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Red dwarf (star)

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See Red Dwarf (science fiction series) for the television programme of that name.

According to the Hertzsprung-Russell diagram, a red dwarf star is a small and relatively cool star, of the main sequence, either late K or M spectral type. They constitute the vast majority of stars and have a mass of less than one-half that of the sun (down to about 0.075 solar masses, which are brown dwarfs) and a surface temperature of less than 3,500 K.

Description and characteristics

Red dwarfs fuse hydrogen to helium via the proton-proton (PP) chain. Due to the low temperatures in the core, fusion proceeds slowly. Consequently they emit little light, sometimes as little as 1/10,000th that of the sun.

In general, red dwarfs transport energy from the core to the surface via convection. As red dwarfs are fully convective, they can burn a larger proportion of their hydrogen before leaving the main sequence than larger stars, such as our sun. Red dwarfs have an enormous estimated lifespan, from tens of billions up to trillions of years, depending upon mass; the lower the mass, the longer the lifespan.

The fact that red dwarfs and other low mass stars remain on the main sequence while more massive stars have moved off the main sequence allows one to date star clusters, by finding the mass at which the stars turn off the main sequence. This provides a lower, stellar, age limit to the Universe and also allows formation timescales to be placed upon the structures within the Milky Way galaxy, namely the galactic halo and galactic disk.

One mystery which has not been solved as of 2007 is the lack of red dwarf stars with no metals (in astronomy, a metal is any element other than hydrogen and helium). The Big Bang model predicts the first generation of stars should have only hydrogen, helium and lithium. If such stars included red dwarfs, they should still be observable today, but as yet none have been identified. One explanation is that without heavy elements, low mass stars cannot form. Alternatively, as they are dim and could be few in number, they are yet to be observed.

Red dwarfs are the most common star type in the galaxy, at least in the neighbourhood of the sun. Proxima Centauri, the nearest star to the sun, is a red dwarf (Type M5, apparent magnitude 11.05), as are twenty of the next thirty. However, due to their low luminosity, individual red dwarfs cannot be easily observed over the vast intergalactic distances that luminous stars can.


Extrasolar planets were discovered orbiting red dwarfs in 2005, one as small as Neptune, or seventeen earth masses. It orbits just 6 million kilometres (0.04 AU) from its star, and so is estimated to have a surface temperature of 150 °C, despite its dimness. In 2006, an even smaller extrasolar planet (only 5.5 times the mass of Earth) was found orbiting a red dwarf; it lies 390 million km (2.6 AU) from the star and its surface temperature is estimated to be -220 °C (56 K).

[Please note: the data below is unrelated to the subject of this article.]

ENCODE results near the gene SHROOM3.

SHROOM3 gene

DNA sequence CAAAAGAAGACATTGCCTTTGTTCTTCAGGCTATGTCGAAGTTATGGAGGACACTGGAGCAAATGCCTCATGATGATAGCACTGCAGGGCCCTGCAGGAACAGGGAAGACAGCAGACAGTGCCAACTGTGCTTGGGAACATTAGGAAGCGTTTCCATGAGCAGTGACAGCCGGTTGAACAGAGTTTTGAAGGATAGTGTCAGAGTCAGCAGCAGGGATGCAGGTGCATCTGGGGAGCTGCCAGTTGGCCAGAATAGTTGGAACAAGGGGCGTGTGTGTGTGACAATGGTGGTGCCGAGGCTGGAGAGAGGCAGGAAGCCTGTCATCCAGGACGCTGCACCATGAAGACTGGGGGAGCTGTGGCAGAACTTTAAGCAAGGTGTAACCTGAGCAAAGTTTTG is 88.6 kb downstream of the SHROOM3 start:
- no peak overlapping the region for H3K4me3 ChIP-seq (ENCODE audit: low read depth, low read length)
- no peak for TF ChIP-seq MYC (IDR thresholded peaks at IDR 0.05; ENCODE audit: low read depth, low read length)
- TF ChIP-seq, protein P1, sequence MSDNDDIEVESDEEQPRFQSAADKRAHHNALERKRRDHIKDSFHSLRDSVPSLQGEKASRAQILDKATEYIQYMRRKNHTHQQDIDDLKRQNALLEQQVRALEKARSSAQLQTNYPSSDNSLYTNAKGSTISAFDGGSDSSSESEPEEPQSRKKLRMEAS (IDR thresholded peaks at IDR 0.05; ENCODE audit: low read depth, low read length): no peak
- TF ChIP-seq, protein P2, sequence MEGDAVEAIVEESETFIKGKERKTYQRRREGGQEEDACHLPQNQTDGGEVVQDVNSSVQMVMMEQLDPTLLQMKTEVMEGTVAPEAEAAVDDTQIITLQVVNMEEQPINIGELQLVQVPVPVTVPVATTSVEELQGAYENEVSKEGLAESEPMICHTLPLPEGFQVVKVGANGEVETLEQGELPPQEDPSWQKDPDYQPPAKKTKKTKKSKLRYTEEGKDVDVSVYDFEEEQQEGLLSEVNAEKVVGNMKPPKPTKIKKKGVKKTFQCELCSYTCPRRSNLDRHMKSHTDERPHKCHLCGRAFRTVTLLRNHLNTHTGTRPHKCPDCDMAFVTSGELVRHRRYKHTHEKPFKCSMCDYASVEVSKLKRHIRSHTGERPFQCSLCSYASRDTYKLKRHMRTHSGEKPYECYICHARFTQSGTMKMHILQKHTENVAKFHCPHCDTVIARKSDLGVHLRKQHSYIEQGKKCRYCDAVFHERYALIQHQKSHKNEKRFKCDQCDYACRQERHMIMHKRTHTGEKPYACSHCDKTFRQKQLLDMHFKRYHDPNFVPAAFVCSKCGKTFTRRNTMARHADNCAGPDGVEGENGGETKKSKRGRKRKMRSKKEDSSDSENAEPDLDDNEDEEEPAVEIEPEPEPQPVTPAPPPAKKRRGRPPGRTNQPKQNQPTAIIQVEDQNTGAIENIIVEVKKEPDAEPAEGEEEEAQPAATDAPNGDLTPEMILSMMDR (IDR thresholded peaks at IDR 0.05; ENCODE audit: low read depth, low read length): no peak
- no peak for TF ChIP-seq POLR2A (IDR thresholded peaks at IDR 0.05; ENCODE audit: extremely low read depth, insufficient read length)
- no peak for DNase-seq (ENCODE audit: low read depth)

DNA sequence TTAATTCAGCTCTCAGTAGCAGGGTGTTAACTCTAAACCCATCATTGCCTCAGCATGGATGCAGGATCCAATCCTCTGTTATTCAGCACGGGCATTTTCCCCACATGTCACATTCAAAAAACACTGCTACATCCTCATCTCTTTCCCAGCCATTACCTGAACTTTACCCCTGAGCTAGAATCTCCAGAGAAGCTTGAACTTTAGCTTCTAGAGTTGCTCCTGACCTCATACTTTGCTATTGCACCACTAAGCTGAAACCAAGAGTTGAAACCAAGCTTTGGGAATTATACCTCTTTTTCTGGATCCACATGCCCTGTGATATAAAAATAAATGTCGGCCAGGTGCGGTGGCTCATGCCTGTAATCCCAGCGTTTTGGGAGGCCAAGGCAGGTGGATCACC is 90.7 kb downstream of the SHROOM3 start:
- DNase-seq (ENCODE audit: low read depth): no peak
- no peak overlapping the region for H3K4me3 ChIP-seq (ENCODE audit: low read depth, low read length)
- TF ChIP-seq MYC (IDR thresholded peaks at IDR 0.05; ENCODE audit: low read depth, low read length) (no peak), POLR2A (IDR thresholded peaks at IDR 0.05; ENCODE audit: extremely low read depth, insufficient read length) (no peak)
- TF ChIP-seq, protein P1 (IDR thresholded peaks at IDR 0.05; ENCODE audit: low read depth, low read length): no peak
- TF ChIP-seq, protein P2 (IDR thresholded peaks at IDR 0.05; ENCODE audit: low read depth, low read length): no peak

In 2007, a team led by Stephane Udry) found a potentially habitable extrasolar planet, Gliese 581 c, orbiting the red dwarf star Gliese 581.[1] If the team's estimate of the planet's mass at 5.03 times that of Earth is correct, it is the smallest extrasolar planet revolving around a normal star discovered to date.[2] The team estimate its radius to be 1.5 times that of the Earth. This planet is within the habitable zone of Gliese 581, and is the most likely candidate for habitability of any extrasolar planet discovered so far.


Planetary habitability of red dwarf star systems is subject to some debate. In spite of their great numbers and long lifespans, there are several factors which may make life difficult on planets around a red dwarf star. First, planets in the habitable zone of a red dwarf would be so close to the parent star that they likely would be tidally locked. This would mean that one side would be in perpetual daylight and the other in eternal night. This could create enormous temperature variations from one side of the planet to the other, making it difficult for life to evolve. On the other hand, recent theories propose that either a thick atmosphere or planetary ocean could potentially circulate heat around the planet. Another potential problem is that red dwarfs emit most of their radiation as infrared light, while on Earth plants use energy mostly in the visible spectrum.

Perhaps the most serious problem may be stellar variability. Red dwarfs are often covered in starspots, reducing stellar output by as much as 40% for months at a time. At other times, some red dwarfs, called flare stars, can emit gigantic flares, doubling their brightness in minutes. This variability may also make it difficult for life as we know it to survive near a red dwarf star.


  1. BBC News: 'New 'super-Earth' found in space.' 25th April 2007. Soon after, a reader of New Scientist magazine wrote in to inquire where the BBC thought a 'super-Earth' could otherwise be found.
  2. There are smaller planets known around a neutron star, named PSR B1257+12.


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See also